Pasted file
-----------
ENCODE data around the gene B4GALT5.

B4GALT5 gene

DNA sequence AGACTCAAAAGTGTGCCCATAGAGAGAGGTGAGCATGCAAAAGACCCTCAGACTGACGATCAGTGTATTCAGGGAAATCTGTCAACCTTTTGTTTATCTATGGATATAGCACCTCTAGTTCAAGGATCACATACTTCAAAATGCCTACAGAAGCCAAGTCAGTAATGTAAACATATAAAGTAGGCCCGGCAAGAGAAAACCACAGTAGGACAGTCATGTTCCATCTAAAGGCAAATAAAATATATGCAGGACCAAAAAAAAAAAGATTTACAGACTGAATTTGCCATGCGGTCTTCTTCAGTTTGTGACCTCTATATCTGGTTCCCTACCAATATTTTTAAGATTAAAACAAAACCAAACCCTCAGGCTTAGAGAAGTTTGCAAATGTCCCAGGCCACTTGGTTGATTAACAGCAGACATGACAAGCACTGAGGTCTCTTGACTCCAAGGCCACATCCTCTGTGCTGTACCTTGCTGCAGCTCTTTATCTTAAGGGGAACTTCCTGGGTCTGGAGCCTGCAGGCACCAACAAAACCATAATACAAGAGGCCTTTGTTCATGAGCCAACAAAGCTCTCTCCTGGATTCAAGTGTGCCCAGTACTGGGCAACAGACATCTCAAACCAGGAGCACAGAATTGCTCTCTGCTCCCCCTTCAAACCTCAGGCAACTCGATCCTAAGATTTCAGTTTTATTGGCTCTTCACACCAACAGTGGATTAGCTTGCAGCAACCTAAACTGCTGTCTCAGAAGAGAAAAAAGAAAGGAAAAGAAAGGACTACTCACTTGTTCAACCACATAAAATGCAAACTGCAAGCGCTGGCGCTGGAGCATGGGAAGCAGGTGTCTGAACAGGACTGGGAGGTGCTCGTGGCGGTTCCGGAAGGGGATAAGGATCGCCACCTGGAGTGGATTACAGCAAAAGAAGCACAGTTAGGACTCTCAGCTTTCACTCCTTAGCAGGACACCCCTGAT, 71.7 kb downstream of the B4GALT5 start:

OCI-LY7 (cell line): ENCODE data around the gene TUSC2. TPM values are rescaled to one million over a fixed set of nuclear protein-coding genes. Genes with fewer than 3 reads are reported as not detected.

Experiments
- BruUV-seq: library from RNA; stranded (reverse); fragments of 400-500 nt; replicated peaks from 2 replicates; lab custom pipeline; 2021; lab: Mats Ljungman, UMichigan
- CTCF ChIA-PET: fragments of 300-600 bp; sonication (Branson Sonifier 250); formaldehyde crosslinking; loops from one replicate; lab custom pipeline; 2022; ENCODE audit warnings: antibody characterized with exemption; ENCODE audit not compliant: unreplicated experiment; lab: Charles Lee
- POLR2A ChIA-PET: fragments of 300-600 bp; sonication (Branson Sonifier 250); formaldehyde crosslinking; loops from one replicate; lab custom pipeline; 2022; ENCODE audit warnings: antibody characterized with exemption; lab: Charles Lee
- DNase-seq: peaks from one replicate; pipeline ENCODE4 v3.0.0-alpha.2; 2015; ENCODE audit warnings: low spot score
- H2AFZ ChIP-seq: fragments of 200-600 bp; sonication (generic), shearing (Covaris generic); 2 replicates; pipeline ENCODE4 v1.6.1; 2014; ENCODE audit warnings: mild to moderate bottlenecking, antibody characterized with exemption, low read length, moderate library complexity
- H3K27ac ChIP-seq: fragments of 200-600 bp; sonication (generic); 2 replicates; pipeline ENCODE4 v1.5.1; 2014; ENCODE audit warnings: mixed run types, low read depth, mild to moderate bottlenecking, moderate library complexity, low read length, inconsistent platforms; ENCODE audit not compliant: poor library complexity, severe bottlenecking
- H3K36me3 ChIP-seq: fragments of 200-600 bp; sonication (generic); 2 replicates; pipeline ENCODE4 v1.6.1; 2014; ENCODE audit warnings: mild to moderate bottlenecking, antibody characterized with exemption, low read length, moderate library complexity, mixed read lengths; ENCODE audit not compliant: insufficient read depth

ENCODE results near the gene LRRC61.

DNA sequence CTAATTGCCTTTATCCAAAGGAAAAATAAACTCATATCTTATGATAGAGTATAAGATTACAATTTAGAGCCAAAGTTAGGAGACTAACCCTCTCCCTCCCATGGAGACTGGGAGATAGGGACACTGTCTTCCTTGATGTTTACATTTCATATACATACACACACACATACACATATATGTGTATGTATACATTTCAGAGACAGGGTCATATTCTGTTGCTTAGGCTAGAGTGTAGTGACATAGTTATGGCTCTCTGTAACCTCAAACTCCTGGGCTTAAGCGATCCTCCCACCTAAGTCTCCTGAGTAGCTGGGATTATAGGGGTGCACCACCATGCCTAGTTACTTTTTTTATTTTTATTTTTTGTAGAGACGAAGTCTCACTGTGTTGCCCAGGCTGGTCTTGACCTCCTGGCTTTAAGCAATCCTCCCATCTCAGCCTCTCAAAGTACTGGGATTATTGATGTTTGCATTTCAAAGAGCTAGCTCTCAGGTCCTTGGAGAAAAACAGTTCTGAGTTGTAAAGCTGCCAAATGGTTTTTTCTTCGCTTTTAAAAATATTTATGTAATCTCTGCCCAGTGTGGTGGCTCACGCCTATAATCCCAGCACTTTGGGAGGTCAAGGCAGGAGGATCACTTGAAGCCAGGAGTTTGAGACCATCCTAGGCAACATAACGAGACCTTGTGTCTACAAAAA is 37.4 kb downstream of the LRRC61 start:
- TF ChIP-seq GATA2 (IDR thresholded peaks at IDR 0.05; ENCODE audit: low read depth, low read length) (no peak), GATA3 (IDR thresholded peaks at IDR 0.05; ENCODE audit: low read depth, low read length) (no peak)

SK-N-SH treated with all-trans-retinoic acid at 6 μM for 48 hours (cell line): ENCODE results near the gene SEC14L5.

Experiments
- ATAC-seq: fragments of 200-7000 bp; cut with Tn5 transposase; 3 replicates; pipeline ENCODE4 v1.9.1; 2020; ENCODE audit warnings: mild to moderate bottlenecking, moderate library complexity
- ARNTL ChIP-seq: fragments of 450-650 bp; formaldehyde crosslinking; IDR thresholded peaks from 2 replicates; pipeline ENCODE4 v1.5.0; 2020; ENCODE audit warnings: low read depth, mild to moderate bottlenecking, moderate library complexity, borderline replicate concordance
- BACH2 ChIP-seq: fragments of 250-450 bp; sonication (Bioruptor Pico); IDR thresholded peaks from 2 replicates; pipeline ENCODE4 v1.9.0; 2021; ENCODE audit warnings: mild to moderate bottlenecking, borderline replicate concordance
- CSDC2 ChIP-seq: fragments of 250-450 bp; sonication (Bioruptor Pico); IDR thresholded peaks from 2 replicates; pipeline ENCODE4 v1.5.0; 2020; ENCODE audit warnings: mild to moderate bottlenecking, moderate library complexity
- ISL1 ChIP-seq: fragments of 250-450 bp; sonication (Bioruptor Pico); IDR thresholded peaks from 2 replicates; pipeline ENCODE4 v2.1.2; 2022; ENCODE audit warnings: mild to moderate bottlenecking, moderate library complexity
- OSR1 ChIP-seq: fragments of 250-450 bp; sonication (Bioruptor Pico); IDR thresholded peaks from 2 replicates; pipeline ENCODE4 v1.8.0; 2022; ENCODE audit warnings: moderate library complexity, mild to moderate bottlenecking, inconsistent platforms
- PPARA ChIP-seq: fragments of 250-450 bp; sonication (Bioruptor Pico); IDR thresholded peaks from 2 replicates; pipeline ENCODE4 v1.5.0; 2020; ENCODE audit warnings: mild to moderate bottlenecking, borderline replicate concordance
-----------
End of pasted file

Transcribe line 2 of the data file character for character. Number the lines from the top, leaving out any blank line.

B4GALT5 gene